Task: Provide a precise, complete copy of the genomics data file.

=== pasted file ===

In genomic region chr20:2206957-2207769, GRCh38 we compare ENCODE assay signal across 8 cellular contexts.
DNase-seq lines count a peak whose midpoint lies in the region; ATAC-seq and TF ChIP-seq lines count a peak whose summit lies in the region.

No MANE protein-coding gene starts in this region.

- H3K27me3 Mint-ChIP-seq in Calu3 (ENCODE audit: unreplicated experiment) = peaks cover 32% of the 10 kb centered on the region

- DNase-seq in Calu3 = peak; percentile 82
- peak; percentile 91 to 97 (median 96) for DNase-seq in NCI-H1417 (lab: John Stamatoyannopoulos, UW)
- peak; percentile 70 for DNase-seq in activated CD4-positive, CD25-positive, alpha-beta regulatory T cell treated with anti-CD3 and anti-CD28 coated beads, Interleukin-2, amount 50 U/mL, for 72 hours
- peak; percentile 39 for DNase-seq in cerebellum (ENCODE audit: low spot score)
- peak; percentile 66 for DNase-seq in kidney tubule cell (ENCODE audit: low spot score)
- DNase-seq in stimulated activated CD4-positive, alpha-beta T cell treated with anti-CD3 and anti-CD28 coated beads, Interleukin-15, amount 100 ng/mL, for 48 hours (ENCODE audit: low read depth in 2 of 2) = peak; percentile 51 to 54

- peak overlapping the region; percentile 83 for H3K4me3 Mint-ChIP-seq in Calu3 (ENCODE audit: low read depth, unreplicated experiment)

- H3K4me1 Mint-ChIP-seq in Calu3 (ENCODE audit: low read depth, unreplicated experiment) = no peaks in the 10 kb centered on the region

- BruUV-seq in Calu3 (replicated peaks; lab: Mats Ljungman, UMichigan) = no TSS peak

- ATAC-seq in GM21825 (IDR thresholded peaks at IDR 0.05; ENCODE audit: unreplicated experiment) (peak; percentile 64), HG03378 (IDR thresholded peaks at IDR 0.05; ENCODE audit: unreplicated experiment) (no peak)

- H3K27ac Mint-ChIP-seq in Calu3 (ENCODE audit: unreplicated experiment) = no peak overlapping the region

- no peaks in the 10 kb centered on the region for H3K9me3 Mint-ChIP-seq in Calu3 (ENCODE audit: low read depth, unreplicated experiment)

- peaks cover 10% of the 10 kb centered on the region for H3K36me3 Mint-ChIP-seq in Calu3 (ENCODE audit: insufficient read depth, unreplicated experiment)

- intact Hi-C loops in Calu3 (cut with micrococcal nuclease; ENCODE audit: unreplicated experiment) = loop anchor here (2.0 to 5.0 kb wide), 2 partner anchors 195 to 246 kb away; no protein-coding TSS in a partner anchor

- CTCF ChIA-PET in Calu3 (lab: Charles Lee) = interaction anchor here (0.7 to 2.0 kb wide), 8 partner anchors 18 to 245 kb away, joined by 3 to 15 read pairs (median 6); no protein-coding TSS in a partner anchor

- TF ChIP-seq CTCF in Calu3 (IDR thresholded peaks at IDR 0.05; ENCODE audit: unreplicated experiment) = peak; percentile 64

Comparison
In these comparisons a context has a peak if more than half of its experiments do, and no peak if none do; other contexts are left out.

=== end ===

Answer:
In genomic region chr20:2206957-2207769, GRCh38 we compare ENCODE assay signal across 8 cellular contexts.
DNase-seq lines count a peak whose midpoint lies in the region; ATAC-seq and TF ChIP-seq lines count a peak whose summit lies in the region.

No MANE protein-coding gene starts in this region.

- H3K27me3 Mint-ChIP-seq in Calu3 (ENCODE audit: unreplicated experiment) = peaks cover 32% of the 10 kb centered on the region

- DNase-seq in Calu3 = peak; percentile 82
- peak; percentile 91 to 97 (median 96) for DNase-seq in NCI-H1417 (lab: John Stamatoyannopoulos, UW)
- peak; percentile 70 for DNase-seq in activated CD4-positive, CD25-positive, alpha-beta regulatory T cell treated with anti-CD3 and anti-CD28 coated beads, Interleukin-2, amount 50 U/mL, for 72 hours
- peak; percentile 39 for DNase-seq in cerebellum (ENCODE audit: low spot score)
- peak; percentile 66 for DNase-seq in kidney tubule cell (ENCODE audit: low spot score)
- DNase-seq in stimulated activated CD4-positive, alpha-beta T cell treated with anti-CD3 and anti-CD28 coated beads, Interleukin-15, amount 100 ng/mL, for 48 hours (ENCODE audit: low read depth in 2 of 2) = peak; percentile 51 to 54

- peak overlapping the region; percentile 83 for H3K4me3 Mint-ChIP-seq in Calu3 (ENCODE audit: low read depth, unreplicated experiment)

- H3K4me1 Mint-ChIP-seq in Calu3 (ENCODE audit: low read depth, unreplicated experiment) = no peaks in the 10 kb centered on the region

- BruUV-seq in Calu3 (replicated peaks; lab: Mats Ljungman, UMichigan) = no TSS peak

- ATAC-seq in GM21825 (IDR thresholded peaks at IDR 0.05; ENCODE audit: unreplicated experiment) (peak; percentile 64), HG03378 (IDR thresholded peaks at IDR 0.05; ENCODE audit: unreplicated experiment) (no peak)

- H3K27ac Mint-ChIP-seq in Calu3 (ENCODE audit: unreplicated experiment) = no peak overlapping the region

- no peaks in the 10 kb centered on the region for H3K9me3 Mint-ChIP-seq in Calu3 (ENCODE audit: low read depth, unreplicated experiment)

- peaks cover 10% of the 10 kb centered on the region for H3K36me3 Mint-ChIP-seq in Calu3 (ENCODE audit: insufficient read depth, unreplicated experiment)

- intact Hi-C loops in Calu3 (cut with micrococcal nuclease; ENCODE audit: unreplicated experiment) = loop anchor here (2.0 to 5.0 kb wide), 2 partner anchors 195 to 246 kb away; no protein-coding TSS in a partner anchor

- CTCF ChIA-PET in Calu3 (lab: Charles Lee) = interaction anchor here (0.7 to 2.0 kb wide), 8 partner anchors 18 to 245 kb away, joined by 3 to 15 read pairs (median 6); no protein-coding TSS in a partner anchor

- TF ChIP-seq CTCF in Calu3 (IDR thresholded peaks at IDR 0.05; ENCODE audit: unreplicated experiment) = peak; percentile 64

Comparison
In these comparisons a context has a peak if more than half of its experiments do, and no peak if none do; other contexts are left out.